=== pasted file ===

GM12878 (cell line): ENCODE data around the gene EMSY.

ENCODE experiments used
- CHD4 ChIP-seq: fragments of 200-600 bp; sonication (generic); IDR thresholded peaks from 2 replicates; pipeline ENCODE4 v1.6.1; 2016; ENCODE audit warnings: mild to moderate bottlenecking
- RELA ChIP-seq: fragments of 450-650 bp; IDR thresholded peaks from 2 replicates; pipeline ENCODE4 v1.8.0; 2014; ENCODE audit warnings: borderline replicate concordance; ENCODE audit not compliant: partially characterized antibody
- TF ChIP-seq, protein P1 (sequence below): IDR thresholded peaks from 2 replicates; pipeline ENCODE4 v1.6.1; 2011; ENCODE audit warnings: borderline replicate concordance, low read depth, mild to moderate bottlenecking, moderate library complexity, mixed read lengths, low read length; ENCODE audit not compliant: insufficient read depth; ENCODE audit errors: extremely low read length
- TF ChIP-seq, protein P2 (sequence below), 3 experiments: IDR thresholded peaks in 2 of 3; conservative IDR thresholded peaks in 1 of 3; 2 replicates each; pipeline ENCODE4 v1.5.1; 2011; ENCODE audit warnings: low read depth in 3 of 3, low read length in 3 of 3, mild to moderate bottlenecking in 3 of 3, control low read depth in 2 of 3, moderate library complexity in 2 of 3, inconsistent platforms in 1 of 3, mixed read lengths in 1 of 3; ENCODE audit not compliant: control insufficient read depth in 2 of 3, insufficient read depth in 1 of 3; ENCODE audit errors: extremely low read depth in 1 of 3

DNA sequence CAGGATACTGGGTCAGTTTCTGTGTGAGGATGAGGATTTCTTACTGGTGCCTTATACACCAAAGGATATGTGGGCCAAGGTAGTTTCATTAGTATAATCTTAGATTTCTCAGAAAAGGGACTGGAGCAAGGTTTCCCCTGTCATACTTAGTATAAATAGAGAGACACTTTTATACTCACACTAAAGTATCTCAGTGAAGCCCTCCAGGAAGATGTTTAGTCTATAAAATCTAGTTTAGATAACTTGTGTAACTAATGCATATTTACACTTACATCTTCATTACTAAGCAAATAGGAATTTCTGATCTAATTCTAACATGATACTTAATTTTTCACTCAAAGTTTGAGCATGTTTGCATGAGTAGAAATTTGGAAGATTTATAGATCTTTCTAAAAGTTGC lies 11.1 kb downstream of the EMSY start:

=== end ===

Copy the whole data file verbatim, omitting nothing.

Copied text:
GM12878 (cell line): ENCODE data around the gene EMSY.

ENCODE experiments used
- CHD4 ChIP-seq: fragments of 200-600 bp; sonication (generic); IDR thresholded peaks from 2 replicates; pipeline ENCODE4 v1.6.1; 2016; ENCODE audit warnings: mild to moderate bottlenecking
- RELA ChIP-seq: fragments of 450-650 bp; IDR thresholded peaks from 2 replicates; pipeline ENCODE4 v1.8.0; 2014; ENCODE audit warnings: borderline replicate concordance; ENCODE audit not compliant: partially characterized antibody
- TF ChIP-seq, protein P1 (sequence below): IDR thresholded peaks from 2 replicates; pipeline ENCODE4 v1.6.1; 2011; ENCODE audit warnings: borderline replicate concordance, low read depth, mild to moderate bottlenecking, moderate library complexity, mixed read lengths, low read length; ENCODE audit not compliant: insufficient read depth; ENCODE audit errors: extremely low read length
- TF ChIP-seq, protein P2 (sequence below), 3 experiments: IDR thresholded peaks in 2 of 3; conservative IDR thresholded peaks in 1 of 3; 2 replicates each; pipeline ENCODE4 v1.5.1; 2011; ENCODE audit warnings: low read depth in 3 of 3, low read length in 3 of 3, mild to moderate bottlenecking in 3 of 3, control low read depth in 2 of 3, moderate library complexity in 2 of 3, inconsistent platforms in 1 of 3, mixed read lengths in 1 of 3; ENCODE audit not compliant: control insufficient read depth in 2 of 3, insufficient read depth in 1 of 3; ENCODE audit errors: extremely low read depth in 1 of 3

DNA sequence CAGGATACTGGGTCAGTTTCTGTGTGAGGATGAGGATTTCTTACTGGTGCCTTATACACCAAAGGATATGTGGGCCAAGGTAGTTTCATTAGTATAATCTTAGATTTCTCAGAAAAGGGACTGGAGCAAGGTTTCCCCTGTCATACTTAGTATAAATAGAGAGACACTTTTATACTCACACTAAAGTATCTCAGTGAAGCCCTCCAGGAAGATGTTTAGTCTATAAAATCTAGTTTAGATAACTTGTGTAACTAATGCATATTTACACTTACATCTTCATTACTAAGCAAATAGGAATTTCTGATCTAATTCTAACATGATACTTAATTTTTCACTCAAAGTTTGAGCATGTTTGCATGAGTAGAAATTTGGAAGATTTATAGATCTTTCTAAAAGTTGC lies 11.1 kb downstream of the EMSY start: